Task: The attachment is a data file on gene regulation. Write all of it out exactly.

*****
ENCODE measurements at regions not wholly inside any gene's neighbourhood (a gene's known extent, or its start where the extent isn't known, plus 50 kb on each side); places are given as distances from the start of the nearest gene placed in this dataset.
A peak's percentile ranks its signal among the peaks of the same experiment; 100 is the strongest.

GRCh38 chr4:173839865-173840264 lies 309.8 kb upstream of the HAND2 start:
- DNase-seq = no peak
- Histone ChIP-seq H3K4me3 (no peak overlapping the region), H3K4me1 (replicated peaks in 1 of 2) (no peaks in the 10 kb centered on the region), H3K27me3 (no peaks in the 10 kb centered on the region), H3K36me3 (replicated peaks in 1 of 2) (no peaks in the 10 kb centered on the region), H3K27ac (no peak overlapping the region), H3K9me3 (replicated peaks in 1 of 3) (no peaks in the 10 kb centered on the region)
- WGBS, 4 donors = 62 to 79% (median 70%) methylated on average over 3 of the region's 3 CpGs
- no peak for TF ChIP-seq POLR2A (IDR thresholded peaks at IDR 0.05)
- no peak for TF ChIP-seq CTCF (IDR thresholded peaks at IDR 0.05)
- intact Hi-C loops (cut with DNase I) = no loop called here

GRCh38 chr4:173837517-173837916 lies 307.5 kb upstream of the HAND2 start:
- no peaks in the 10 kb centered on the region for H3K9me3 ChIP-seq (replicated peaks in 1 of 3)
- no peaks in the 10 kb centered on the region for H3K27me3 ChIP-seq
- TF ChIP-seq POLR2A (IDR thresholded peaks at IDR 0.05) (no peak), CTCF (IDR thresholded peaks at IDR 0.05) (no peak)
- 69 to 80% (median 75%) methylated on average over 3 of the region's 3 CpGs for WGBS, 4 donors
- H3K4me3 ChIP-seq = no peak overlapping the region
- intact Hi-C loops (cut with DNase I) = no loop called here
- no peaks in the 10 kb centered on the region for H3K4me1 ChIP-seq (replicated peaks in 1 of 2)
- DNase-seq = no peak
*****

ENCODE measurements at regions not wholly inside any gene's neighbourhood (a gene's known extent, or its start where the extent isn't known, plus 50 kb on each side); places are given as distances from the start of the nearest gene placed in this dataset.
A peak's percentile ranks its signal among the peaks of the same experiment; 100 is the strongest.

GRCh38 chr4:173839865-173840264 lies 309.8 kb upstream of the HAND2 start:
- DNase-seq = no peak
- Histone ChIP-seq H3K4me3 (no peak overlapping the region), H3K4me1 (replicated peaks in 1 of 2) (no peaks in the 10 kb centered on the region), H3K27me3 (no peaks in the 10 kb centered on the region), H3K36me3 (replicated peaks in 1 of 2) (no peaks in the 10 kb centered on the region), H3K27ac (no peak overlapping the region), H3K9me3 (replicated peaks in 1 of 3) (no peaks in the 10 kb centered on the region)
- WGBS, 4 donors = 62 to 79% (median 70%) methylated on average over 3 of the region's 3 CpGs
- no peak for TF ChIP-seq POLR2A (IDR thresholded peaks at IDR 0.05)
- no peak for TF ChIP-seq CTCF (IDR thresholded peaks at IDR 0.05)
- intact Hi-C loops (cut with DNase I) = no loop called here

GRCh38 chr4:173837517-173837916 lies 307.5 kb upstream of the HAND2 start:
- no peaks in the 10 kb centered on the region for H3K9me3 ChIP-seq (replicated peaks in 1 of 3)
- no peaks in the 10 kb centered on the region for H3K27me3 ChIP-seq
- TF ChIP-seq POLR2A (IDR thresholded peaks at IDR 0.05) (no peak), CTCF (IDR thresholded peaks at IDR 0.05) (no peak)
- 69 to 80% (median 75%) methylated on average over 3 of the region's 3 CpGs for WGBS, 4 donors
- H3K4me3 ChIP-seq = no peak overlapping the region
- intact Hi-C loops (cut with DNase I) = no loop called here
- no peaks in the 10 kb centered on the region for H3K4me1 ChIP-seq (replicated peaks in 1 of 2)
- DNase-seq = no peak